skip to Main Content

The youngest and largest of the eight main islands, Hawai`i Island is approximately 800,000 years old and was created from five separate shield volcanoes: Kohala, Mauna Kea, Hualalai, Kilauea and Mauna Loa at 13,680 feet. At 60 miles long and 30 miles wide, Mauna Loa makes up half of the entire island. Mauna Loa and Kilauea still remain active.

Hawai`i Island covers 4,038 square miles and is home to 11 out of 13 of the world’s climatic zones and all four types of forests: dryland forests, rainforests, upland moist forests and subalpine forests.

Because of the island’s size, the aerial view of Hawai`i Island provides a clear example of how topography, weather and climate conditions affect growth on the moist windward and dry leeward sides of the Hawai`i Islands.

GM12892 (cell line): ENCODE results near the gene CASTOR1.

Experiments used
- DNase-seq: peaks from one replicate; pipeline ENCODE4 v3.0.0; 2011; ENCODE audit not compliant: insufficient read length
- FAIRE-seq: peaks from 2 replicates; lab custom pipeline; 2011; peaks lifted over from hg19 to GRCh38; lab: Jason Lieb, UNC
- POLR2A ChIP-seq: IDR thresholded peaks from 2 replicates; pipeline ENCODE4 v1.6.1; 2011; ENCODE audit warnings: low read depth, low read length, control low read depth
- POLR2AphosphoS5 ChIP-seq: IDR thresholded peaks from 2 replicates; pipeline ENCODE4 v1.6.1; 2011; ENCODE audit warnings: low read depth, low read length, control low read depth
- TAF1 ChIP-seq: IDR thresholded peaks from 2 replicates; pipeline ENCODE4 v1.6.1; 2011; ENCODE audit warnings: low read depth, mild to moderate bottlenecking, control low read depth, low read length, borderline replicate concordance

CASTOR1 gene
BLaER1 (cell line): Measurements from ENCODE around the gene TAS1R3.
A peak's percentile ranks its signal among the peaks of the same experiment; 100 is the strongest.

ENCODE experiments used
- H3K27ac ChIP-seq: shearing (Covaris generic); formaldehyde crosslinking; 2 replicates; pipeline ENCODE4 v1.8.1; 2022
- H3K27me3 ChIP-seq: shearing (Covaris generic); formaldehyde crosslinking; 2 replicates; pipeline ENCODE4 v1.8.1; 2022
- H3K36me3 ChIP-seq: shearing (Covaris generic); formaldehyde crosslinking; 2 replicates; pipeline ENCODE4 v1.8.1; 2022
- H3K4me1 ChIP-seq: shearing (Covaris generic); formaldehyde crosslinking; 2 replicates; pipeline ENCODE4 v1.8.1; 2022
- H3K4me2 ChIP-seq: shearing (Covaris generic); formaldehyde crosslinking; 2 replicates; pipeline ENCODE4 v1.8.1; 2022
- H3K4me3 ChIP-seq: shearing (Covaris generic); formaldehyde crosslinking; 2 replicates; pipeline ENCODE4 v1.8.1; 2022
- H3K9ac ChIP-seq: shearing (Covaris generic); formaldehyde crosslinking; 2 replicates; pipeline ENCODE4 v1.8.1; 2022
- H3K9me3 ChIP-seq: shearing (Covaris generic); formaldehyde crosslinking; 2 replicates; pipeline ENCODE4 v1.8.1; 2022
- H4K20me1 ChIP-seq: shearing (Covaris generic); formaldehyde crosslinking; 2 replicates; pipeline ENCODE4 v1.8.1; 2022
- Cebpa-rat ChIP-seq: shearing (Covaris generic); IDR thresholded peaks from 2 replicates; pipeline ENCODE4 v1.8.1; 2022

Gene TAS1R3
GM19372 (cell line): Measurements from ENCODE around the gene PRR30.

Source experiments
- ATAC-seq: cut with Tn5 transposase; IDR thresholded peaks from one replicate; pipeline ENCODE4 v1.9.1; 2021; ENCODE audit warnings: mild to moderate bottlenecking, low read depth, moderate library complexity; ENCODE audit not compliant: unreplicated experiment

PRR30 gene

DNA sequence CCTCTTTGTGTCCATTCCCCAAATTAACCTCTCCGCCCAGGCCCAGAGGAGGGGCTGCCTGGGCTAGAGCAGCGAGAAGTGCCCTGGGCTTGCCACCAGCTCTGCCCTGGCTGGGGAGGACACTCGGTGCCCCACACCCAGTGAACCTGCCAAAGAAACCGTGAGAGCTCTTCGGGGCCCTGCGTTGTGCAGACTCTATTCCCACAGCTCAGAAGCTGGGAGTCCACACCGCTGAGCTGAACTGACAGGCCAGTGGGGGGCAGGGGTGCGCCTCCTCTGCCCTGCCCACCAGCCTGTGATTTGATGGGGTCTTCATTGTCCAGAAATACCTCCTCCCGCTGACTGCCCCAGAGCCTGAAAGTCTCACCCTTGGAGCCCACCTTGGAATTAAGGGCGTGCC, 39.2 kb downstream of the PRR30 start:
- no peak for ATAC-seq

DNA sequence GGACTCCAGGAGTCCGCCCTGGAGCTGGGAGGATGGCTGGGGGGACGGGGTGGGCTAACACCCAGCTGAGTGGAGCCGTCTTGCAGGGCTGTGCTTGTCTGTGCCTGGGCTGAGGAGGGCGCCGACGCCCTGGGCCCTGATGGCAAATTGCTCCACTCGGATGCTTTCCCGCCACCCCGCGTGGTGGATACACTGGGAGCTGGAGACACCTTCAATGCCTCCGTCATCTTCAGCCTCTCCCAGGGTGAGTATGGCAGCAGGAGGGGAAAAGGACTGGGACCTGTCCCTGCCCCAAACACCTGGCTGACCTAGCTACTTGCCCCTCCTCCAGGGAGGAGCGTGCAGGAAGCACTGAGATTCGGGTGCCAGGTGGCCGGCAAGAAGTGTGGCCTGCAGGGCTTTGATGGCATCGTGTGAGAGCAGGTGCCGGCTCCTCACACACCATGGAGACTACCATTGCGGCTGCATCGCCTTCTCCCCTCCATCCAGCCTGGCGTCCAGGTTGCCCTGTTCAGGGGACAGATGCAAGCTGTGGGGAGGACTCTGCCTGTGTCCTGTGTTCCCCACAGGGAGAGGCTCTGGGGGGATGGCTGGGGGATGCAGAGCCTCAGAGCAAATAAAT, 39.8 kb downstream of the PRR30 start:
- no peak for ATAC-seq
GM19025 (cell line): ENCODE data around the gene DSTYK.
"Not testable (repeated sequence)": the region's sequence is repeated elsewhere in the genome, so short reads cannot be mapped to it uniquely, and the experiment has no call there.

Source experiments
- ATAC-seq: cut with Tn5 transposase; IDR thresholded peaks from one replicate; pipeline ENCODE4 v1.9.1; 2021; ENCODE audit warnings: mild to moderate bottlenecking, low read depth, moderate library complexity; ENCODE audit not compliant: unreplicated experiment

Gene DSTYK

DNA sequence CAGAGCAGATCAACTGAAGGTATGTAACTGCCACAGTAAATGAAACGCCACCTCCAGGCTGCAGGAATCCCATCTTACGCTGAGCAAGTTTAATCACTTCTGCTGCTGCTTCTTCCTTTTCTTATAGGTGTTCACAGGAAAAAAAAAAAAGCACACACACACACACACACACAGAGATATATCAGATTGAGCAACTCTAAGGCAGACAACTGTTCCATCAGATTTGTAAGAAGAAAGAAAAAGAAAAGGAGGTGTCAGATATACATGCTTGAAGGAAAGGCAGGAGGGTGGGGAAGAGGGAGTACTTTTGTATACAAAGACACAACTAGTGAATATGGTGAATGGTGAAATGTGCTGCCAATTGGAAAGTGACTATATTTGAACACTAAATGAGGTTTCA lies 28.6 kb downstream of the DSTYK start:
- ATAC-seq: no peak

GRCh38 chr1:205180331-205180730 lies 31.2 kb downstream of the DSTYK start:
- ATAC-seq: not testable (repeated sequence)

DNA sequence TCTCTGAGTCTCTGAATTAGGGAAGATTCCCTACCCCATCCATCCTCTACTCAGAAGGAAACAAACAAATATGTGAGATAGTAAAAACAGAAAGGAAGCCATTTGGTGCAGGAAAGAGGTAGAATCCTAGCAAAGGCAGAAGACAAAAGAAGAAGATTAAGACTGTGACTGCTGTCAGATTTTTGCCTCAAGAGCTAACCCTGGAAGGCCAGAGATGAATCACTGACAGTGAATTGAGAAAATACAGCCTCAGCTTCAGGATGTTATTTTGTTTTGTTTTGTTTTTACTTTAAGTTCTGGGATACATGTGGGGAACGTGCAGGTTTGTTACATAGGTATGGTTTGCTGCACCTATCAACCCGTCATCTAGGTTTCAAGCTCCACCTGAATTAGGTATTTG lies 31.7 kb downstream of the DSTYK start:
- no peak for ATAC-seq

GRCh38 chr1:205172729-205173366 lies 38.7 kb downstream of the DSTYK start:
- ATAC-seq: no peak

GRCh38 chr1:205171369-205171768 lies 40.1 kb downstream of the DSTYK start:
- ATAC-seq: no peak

For those who would like to learn more about tropical dryland forests, the Hawai`i Forest Industry Association manages outreach programs at Ka’upulehu Dryland Forest. Contact us for more information.

Places to Visit

Ka’upulehu Dryland Forest

Amy B.H. Greenwell Ethnobotanical Garden Bishop Museum

Hawai`i State Parks

Hawai`i National Parks

Protected Places

U.S. Fish and Wildlife Service Refuge Map


DLNR: State of Hawaii Forest Reserve System Hawai`i Island

United States Geological Survey

U.S. Forest Service

County of Hawai`i

Water and Weather

Hawaii Association of Watershed Partnerships

Kohala Watershed Partnership

Three Mountain Alliance

The Nature Conservancy

DOFAW Hawaii Watersheds Q&A

National Weather Service

Earth Observatory: Little Islands Big Wake

Earth Observatory-the Big Island of Hawaii


Hawaii Wood Guild

CTAHR Hawaii Forestry Extension

Hawaii Forest Industry Association

Hawaii Agriculture Research Center


to Overview of the island of Hawai`i Forestry History

Back To Top